The Group of Seven nations this month approved an “unprecedented” global minimum corporate tax agreement, targeting major companies that are considered underpaid, especially technology giants.
The goal is to have a minimum tax rate of at least 15%.
Although the agreement is the first step in a long process before it becomes a reality, what is caught in the crosshairs is a tax haven that attracts companies like this Amazon, apple, Google And Facebook.
According to data from the Tax Justice Network, the United Arab Emirates entered the world’s top ten tax havens for the first time in March.
Modestly called by the Organization for Economic Cooperation and Development as “jurisdictions with no or trivial taxation” (OECD), safe havens include the Bahamas, British Virgin Islands, Guernsey, Jersey, UAE, etc.
Abu Dhabi, the capital of the UAE, and Dubai, where you want to go, are the most attractive places for investors among the seven emirates of the UAE. Thousands of companies have set up regional offices there.
UAE officials have not issued a statement on the G7 agreement, nor did they respond to AFP’s request for comment.
But this week Dubai announced plans to reduce government procedures in the coming months as “part of efforts to reduce the cost of doing business and further promote the emirate’s economic growth.”
-“Integration and Simplification”-Severely hit by the coronavirus pandemic, the UAE has initiated a series of reforms, including allowing foreigners to fully own businesses. Previously, unless located in certain free trade zones, the upper limit was 49 %.
Economy Minister Abdullah bin Touk Almari said that these changes are aimed at improving the country’s “competitive advantage”, which is currently ranked 16th in the World Bank’s ease of doing business ranking.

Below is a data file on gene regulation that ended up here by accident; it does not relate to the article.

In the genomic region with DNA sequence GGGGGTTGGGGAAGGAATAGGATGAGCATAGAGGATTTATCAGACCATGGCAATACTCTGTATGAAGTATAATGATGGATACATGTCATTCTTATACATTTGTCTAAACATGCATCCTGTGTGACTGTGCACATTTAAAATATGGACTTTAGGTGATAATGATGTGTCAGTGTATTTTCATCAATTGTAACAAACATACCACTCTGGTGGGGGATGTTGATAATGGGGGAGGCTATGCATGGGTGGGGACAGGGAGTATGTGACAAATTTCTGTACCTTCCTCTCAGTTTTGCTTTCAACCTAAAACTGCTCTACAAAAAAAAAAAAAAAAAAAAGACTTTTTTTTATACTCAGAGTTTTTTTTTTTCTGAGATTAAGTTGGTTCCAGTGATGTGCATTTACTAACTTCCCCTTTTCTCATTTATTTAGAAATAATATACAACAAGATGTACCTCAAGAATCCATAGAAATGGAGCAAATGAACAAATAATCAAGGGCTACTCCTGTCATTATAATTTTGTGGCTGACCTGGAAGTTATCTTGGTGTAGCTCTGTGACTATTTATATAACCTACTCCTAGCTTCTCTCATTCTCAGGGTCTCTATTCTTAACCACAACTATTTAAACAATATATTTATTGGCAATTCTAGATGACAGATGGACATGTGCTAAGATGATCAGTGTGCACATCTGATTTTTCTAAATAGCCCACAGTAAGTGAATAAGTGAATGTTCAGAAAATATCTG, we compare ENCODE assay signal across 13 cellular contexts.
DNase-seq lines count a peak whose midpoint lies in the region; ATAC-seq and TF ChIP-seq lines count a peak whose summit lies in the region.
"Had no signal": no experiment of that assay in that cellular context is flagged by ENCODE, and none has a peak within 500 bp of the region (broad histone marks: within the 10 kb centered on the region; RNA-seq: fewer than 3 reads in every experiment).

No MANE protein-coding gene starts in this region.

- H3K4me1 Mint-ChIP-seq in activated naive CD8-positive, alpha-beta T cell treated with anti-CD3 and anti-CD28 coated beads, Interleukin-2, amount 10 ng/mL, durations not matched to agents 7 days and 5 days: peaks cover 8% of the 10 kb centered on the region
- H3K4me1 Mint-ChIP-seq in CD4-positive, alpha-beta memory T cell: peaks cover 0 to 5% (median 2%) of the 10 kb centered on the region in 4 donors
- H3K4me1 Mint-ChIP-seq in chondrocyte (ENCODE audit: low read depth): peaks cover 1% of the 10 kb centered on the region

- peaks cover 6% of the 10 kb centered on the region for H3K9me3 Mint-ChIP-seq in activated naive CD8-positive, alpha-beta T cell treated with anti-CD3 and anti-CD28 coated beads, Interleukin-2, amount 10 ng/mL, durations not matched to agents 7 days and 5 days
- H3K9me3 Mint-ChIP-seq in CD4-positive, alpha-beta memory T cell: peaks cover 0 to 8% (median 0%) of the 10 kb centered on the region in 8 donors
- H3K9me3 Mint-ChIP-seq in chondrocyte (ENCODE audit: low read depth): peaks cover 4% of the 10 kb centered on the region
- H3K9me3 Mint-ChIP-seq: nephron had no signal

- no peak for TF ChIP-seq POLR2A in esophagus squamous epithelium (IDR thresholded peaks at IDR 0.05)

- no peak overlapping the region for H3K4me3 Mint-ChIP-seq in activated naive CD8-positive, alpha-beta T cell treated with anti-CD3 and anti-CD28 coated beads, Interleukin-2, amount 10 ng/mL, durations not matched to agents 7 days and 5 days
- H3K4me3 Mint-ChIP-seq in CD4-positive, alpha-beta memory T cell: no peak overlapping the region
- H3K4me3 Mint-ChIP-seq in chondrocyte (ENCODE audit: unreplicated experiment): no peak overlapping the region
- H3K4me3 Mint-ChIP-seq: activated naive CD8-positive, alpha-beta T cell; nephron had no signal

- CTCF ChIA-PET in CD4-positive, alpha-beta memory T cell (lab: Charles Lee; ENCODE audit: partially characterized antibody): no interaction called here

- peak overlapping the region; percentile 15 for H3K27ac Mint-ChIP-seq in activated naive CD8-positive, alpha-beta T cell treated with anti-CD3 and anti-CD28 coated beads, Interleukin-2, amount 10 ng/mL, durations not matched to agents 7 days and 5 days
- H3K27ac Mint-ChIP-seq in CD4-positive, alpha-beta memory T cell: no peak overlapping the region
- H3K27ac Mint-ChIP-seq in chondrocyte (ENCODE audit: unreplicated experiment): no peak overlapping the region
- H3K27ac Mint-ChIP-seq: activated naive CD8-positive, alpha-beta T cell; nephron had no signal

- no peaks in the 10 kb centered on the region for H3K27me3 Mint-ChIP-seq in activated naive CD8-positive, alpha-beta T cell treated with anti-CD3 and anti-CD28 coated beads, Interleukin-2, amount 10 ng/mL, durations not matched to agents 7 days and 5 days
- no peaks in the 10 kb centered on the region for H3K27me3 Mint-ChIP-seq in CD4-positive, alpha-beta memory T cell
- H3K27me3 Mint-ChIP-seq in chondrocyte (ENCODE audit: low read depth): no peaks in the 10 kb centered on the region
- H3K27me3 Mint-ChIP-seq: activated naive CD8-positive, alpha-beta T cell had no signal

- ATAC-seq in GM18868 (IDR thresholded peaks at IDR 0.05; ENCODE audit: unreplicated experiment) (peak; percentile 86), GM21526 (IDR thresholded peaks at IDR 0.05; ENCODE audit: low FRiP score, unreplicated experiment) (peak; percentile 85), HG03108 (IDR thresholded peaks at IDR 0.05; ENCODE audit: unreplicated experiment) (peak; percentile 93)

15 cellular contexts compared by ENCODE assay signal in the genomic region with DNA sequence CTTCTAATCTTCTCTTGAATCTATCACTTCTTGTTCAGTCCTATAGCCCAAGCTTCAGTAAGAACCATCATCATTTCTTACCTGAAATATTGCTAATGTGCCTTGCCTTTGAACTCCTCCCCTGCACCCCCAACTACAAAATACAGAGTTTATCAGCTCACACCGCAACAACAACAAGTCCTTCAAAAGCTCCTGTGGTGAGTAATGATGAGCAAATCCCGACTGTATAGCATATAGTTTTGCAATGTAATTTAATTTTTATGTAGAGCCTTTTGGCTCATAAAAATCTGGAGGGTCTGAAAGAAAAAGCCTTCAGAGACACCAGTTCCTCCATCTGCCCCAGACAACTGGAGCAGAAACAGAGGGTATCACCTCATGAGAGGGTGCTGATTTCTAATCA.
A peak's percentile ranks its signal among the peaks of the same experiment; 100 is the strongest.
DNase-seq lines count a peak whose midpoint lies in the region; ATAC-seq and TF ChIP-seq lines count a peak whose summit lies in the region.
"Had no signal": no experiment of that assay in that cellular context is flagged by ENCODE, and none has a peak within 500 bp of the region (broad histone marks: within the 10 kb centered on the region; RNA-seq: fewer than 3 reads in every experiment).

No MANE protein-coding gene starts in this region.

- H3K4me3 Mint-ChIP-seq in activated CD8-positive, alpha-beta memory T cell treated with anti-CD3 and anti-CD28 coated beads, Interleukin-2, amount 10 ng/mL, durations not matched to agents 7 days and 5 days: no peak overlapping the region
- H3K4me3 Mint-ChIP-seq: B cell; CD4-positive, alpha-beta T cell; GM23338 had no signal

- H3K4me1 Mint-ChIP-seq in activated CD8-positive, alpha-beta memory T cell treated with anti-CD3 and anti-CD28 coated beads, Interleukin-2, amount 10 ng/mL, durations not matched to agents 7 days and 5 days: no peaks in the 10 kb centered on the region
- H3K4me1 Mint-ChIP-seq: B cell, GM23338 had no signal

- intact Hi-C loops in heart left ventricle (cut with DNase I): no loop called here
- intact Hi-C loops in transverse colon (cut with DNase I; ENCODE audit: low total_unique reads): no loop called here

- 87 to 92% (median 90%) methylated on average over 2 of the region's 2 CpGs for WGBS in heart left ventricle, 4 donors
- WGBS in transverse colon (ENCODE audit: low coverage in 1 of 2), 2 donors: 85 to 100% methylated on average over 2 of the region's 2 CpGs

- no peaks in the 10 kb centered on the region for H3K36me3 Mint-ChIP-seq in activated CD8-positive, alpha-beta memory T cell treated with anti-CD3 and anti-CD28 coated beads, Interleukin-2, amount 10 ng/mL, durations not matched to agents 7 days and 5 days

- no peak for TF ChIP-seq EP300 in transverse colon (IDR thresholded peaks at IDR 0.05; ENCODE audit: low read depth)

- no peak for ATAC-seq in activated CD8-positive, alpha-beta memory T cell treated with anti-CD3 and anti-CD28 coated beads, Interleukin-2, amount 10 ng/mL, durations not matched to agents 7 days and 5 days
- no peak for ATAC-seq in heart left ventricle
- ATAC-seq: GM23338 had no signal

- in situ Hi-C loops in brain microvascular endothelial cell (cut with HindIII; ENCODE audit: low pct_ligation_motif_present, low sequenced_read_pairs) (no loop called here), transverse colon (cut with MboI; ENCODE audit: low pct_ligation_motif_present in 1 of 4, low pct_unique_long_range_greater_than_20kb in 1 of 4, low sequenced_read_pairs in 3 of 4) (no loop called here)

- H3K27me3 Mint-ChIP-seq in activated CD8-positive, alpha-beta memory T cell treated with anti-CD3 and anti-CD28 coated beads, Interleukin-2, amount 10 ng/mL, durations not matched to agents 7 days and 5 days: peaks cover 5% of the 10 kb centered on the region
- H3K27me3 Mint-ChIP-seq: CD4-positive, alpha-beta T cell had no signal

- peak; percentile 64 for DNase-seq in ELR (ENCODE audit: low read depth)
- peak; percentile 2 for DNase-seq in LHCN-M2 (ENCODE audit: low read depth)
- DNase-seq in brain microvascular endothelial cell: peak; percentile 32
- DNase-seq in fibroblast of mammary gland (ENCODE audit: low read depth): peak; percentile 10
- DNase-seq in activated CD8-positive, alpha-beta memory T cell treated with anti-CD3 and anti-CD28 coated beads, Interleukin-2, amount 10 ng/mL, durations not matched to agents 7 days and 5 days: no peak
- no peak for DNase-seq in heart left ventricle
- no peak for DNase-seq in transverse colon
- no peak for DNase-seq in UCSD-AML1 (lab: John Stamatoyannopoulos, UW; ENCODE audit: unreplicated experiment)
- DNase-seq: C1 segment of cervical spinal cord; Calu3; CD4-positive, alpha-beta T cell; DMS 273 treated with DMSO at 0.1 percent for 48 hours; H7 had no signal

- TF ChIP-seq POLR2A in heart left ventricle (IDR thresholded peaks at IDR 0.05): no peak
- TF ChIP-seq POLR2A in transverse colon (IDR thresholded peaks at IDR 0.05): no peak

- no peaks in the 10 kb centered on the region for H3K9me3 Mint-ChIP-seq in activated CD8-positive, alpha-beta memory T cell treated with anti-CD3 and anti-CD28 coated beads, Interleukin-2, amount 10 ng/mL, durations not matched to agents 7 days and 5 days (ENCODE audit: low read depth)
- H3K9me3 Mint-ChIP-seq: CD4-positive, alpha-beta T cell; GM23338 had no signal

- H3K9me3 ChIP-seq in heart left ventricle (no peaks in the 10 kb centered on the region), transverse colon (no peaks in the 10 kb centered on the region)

Scott Livermore of Oxford Economics Middle East stated that the UAE relies on its image as an international hub and “will aspire to be seen as part of the global system, not a tax haven.”
“The benefits of staying outside the agreement are limited, especially if approved G20 And OECD countries,” the economist based in Dubai told AFP.
According to Livermore, even if the country’s businesses see an increase in tax burdens, the government may “consolidate and simplify costs,” as in the case of Luxembourg and Malta, where multiple exemptions greatly reduce the final bill.
“The authorities have realized the importance of the broader business and social environment for attracting and retaining foreign investment and talent,” he said.
“The numerous visa and business reforms announced in the past year are proof of this.”
-“Be creative”-Many foreign executives are attracted by the way of life in Abu Dhabi, especially Dubai.
The two emirates are aviation hubs, providing a variety of luxurious services that rely on immigrant labor mainly from South Asian countries.
Robert Mogielnicki, a senior resident scholar at the Institute of Arab Gulf States in Washington, said that the UAE’s low tax system has always been the “main unresolved carrot” for foreign investors.
He told AFP: “The UAE policy makers must be creative and consider restructuring various business-related expenses.”
“But even considering the expected impact of the lowest global corporate tax, the UAE will still be a relatively low tax environment.”
Although the Gulf countries have imposed new taxes in the past few years due to the economic downturn caused by the decline in oil prices, Mogilniki believes that Emirates will remain competitive.
He said: “The UAE’s business environment has good connectivity with major global markets, a high standard of living, and a vibrant labor market. The labor market is cost-effective and skilled foreign labor.”
“I think the UAE government or its citizens will not really miss any company or investor who only cares about long-term tax incentives-even if missing some business opportunities will be painful in the short term.”